As a result of this, these first descendants of Noah could not talk with and understand each other and thus in this way the Creator

…scattered them from there over all the earth (Genesis 11:8)

In other words, once these people could no longer understand each other, they migrated away from each other, within their newly formed linguistic groups, and thus they ‘scattered’. This explains why the different people groups of the world today speak in very different languages, as each group spread out from their original center in Mesopotamia (over many generations) to the places where they are found today. Thus, their respective histories diverged from this point onwards. But each language group (which formed these first nations) had a common history up to this point. This common history included the  flood event (of Noah), and thus the convergence of the flood accounts is therefore due to the different peoples remembering that event in their respective histories.

The Testimony of the ‘week’ in the Hindi Calendar

It was when I worked and traveled in India that I noticed a testimony to this explanation which I found to be rather remarkable – but is easy to miss. It does not record a dramatic event (like the flood) but it is a rather mundane detail, therefore not readily noticed, but it is peculiar enough to demand an explanation. When working in India I saw the many Hindi calendars. I noticed that they were different than western calendars.

Hindi Calendar - the days of the month go top to bottom, but there is the 7-day week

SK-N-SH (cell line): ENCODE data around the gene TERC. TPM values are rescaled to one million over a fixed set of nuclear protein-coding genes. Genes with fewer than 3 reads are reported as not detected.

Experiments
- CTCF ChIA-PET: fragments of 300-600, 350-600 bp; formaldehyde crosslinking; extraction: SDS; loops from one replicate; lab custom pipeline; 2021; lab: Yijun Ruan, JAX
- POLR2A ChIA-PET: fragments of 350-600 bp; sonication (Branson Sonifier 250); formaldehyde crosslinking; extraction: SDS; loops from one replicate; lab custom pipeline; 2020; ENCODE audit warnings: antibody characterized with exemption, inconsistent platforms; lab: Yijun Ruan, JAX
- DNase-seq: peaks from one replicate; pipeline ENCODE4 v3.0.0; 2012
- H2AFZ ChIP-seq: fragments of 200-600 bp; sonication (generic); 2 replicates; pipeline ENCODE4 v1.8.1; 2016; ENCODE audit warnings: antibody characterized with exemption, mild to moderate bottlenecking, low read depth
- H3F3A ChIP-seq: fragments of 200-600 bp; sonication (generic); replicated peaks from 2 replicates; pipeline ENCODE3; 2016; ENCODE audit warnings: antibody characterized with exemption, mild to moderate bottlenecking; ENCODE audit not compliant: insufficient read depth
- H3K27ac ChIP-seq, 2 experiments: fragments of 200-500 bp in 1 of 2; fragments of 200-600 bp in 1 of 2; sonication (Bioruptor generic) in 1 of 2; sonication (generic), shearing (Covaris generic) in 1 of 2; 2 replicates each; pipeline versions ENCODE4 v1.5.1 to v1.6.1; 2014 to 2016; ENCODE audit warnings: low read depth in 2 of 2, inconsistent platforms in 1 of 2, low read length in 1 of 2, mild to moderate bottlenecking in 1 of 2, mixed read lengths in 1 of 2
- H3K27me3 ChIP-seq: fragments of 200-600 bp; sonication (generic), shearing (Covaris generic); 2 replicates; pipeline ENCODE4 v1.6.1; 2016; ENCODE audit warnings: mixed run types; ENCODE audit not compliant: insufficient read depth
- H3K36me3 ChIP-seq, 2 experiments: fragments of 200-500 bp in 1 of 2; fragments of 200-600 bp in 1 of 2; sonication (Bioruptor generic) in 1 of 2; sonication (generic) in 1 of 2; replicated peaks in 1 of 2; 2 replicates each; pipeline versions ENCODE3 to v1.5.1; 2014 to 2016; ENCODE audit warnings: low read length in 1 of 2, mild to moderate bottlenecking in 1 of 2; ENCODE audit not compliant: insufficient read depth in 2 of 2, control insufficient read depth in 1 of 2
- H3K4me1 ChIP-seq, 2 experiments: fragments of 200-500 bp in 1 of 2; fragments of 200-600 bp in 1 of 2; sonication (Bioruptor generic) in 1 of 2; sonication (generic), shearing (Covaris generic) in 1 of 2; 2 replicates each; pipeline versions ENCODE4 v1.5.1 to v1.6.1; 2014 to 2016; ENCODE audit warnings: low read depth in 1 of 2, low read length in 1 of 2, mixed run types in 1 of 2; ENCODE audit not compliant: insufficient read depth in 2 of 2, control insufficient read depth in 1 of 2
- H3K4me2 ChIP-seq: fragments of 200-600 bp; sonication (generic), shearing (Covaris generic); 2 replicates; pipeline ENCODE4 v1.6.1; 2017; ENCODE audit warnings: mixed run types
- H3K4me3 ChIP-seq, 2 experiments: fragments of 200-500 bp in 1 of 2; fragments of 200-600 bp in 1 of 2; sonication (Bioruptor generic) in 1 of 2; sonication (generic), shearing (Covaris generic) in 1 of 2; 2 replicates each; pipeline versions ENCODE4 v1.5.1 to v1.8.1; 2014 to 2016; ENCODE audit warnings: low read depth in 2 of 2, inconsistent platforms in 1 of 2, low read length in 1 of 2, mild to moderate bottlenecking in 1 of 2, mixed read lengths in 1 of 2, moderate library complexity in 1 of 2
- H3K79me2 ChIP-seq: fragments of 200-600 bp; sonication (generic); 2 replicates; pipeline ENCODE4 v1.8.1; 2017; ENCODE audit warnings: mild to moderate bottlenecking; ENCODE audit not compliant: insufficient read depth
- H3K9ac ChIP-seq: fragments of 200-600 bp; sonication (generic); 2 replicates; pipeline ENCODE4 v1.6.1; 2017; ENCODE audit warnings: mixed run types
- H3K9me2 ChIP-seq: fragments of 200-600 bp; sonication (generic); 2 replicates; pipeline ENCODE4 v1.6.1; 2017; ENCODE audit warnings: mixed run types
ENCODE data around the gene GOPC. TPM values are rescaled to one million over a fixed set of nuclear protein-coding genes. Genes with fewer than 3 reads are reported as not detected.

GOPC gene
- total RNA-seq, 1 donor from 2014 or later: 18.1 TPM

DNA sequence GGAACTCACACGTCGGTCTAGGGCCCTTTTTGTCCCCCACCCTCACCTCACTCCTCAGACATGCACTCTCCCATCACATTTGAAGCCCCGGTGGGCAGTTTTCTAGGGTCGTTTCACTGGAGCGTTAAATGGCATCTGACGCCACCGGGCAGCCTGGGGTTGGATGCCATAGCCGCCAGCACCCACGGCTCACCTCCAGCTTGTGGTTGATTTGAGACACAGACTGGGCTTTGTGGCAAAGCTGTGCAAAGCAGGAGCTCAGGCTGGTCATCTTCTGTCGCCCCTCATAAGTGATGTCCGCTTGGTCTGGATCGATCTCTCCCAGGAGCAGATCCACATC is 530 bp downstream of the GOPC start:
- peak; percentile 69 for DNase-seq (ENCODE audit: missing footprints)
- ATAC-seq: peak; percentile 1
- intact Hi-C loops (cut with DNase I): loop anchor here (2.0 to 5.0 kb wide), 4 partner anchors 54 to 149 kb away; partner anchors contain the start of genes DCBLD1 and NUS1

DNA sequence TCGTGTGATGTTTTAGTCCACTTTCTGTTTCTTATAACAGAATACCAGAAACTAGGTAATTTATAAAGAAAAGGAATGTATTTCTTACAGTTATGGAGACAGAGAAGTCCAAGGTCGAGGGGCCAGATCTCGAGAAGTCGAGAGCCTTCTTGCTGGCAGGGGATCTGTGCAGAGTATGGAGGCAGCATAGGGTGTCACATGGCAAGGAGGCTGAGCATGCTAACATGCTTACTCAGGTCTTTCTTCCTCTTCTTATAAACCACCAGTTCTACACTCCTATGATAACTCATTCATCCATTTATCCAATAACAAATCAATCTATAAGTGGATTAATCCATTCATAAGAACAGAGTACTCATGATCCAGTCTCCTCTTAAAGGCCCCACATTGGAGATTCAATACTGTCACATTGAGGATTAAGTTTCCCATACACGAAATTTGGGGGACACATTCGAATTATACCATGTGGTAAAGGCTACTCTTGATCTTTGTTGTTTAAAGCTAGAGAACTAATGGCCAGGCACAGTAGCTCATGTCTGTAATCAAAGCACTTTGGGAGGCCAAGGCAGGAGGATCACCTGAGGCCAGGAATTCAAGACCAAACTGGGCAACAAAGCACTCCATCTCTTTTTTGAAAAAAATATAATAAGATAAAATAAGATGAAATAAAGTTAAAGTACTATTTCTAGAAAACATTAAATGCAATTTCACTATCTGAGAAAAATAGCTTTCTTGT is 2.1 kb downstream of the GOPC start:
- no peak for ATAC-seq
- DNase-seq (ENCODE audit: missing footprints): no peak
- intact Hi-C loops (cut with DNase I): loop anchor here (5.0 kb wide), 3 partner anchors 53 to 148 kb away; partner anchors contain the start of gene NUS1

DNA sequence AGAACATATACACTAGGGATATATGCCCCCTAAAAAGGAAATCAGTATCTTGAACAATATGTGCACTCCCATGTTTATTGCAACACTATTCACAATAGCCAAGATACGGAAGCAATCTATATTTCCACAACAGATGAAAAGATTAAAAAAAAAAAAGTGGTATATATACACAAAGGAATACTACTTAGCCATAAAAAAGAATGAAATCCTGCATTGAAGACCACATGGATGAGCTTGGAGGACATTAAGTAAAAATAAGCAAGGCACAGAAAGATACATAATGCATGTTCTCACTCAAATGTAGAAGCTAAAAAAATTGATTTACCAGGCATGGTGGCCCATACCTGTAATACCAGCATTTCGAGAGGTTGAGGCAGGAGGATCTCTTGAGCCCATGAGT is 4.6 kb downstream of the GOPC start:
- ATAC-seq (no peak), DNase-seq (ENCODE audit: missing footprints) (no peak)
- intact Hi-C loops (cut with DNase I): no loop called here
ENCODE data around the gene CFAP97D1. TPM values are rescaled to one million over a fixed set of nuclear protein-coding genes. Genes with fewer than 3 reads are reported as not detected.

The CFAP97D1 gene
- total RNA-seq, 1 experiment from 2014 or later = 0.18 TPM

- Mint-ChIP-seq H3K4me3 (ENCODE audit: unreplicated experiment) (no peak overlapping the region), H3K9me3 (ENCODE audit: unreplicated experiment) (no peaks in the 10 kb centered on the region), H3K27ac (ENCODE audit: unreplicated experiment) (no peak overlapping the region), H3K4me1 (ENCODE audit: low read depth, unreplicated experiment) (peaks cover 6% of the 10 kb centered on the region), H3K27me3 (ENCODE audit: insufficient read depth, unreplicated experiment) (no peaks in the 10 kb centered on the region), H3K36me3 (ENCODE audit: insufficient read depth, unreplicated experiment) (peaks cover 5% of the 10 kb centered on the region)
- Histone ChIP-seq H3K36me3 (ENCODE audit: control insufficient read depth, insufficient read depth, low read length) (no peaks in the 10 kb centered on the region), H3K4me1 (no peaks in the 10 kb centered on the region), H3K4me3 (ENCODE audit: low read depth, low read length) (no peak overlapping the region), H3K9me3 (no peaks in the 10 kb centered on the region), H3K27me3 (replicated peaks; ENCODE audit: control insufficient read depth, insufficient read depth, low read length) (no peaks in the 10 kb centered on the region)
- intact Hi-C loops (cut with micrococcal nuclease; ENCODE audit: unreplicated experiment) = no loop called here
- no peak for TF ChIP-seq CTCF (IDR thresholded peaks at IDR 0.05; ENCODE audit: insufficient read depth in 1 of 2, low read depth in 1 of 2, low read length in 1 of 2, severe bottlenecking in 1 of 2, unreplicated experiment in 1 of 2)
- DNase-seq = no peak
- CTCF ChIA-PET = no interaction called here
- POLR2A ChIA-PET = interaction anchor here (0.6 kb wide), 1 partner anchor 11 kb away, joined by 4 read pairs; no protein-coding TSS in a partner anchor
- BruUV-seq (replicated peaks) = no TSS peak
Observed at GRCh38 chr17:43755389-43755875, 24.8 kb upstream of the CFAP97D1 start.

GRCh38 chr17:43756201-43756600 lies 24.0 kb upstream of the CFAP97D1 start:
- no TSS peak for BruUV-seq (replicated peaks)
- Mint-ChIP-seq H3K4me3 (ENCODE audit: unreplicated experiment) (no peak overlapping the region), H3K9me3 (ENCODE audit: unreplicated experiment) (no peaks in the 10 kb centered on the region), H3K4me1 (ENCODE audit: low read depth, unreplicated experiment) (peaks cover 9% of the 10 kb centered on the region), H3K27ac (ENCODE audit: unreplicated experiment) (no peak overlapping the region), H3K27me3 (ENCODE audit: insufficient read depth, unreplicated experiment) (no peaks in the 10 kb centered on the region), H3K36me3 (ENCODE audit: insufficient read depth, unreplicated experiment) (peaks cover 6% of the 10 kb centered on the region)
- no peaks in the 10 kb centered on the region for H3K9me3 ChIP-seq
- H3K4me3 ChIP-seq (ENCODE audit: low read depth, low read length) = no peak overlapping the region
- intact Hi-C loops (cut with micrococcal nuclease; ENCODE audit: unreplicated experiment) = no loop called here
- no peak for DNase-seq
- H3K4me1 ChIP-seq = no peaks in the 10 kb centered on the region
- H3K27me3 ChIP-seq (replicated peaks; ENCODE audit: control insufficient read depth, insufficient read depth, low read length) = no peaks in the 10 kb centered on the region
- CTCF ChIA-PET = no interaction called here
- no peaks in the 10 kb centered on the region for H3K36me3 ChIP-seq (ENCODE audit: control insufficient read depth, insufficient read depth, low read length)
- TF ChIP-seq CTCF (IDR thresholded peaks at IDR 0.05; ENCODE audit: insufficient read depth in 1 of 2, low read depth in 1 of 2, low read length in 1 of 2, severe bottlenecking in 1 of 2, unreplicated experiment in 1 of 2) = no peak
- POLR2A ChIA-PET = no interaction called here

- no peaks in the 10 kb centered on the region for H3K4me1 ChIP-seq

Hindi Calendar – the days of the month go top to bottom, but there is the 7-day week

The obvious difference to me was that the calendars were constructed so that the days would go down columns (top to bottom) instead of across rows (left to right), which is the universal way of demarking calendars in the West. Some calendars had different numbers than the western ‘1, 2, 3…’ since they used the Hindi script (१, २, ३ …). I could understand, and even expect, such difference since there is no ‘right’ way to structure a calendar. But it was the central convergence – in the midst of these differences – that struck me. The Hindi calendar used the 7-day week – the same as in the Western world. Why? I could understand why the calendar was divided into years and months like the Western one since these are based on the revolutions of the earth around the sun and the moon around the earth – thus giving astronomical foundations universal to all people. But there is no astronomical time basis for the ‘week’. When I asked people they said it was custom and tradition that went far back in their history (how far back no one seemed to know).